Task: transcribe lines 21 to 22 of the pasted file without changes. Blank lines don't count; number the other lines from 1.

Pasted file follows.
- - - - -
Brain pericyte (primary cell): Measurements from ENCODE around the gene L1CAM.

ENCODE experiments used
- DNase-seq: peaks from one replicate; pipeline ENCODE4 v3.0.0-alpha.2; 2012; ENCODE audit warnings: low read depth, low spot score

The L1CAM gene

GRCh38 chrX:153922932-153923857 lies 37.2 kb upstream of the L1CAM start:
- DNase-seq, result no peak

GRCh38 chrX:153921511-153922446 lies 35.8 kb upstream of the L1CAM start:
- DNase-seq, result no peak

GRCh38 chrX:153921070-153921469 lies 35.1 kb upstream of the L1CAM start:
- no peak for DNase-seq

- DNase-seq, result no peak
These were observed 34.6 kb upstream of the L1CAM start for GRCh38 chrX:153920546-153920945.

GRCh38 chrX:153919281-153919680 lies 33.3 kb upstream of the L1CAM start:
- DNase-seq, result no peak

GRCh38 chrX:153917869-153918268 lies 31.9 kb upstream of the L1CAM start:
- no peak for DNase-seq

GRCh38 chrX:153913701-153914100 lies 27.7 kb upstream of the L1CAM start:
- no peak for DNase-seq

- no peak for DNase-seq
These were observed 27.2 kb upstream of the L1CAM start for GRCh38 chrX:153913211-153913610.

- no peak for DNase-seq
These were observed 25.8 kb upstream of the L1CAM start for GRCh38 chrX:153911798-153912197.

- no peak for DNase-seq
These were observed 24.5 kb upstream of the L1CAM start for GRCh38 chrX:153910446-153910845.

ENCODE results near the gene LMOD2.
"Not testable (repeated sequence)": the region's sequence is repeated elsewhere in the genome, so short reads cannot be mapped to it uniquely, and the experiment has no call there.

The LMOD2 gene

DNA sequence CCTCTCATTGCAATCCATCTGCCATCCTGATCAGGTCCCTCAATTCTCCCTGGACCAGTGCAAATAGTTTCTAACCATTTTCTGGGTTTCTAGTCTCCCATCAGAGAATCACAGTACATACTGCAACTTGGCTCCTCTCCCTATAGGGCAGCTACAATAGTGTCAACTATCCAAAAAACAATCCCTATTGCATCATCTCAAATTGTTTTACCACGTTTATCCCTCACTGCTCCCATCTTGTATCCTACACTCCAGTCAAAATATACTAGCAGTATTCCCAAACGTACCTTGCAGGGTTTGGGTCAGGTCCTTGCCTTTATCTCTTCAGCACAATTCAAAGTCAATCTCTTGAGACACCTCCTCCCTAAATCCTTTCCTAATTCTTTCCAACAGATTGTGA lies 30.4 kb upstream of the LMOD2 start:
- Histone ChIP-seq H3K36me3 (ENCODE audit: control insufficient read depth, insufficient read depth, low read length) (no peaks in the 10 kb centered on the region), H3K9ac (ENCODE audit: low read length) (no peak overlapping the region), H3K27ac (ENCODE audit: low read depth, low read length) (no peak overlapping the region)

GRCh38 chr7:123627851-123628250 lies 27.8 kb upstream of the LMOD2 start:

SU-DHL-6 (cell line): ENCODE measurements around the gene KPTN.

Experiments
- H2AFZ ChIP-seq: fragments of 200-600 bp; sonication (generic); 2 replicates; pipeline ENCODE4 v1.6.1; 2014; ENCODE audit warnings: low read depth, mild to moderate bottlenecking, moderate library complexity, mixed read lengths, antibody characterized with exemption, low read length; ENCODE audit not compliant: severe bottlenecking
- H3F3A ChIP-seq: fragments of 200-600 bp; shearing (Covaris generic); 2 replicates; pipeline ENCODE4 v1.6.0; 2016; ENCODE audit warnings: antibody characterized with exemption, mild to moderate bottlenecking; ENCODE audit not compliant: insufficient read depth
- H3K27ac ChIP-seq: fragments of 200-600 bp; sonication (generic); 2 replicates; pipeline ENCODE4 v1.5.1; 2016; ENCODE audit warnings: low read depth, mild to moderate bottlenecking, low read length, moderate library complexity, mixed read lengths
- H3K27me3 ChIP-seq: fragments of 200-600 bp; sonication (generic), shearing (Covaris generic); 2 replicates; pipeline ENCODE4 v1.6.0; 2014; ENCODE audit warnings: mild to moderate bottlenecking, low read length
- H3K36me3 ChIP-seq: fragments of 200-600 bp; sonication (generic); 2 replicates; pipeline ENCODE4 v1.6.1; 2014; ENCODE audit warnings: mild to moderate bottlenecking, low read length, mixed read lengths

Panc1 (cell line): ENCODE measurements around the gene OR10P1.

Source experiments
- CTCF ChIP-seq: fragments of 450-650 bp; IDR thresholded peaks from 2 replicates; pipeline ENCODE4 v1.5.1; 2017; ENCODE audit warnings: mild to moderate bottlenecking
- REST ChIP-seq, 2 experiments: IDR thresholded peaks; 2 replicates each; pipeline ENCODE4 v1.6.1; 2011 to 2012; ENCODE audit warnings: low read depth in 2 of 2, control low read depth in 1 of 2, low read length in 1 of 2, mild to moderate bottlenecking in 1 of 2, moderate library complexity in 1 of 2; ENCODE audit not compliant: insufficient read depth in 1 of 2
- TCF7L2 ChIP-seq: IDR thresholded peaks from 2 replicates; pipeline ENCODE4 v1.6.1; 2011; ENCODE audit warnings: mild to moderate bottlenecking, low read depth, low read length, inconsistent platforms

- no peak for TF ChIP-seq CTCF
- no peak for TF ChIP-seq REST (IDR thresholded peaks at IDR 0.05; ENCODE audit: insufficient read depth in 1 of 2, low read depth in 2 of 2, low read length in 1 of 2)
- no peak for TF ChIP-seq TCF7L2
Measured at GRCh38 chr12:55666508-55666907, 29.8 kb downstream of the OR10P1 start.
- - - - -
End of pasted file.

- no peak for DNase-seq
These were observed 25.8 kb upstream of the L1CAM start for GRCh38 chrX:153911798-153912197.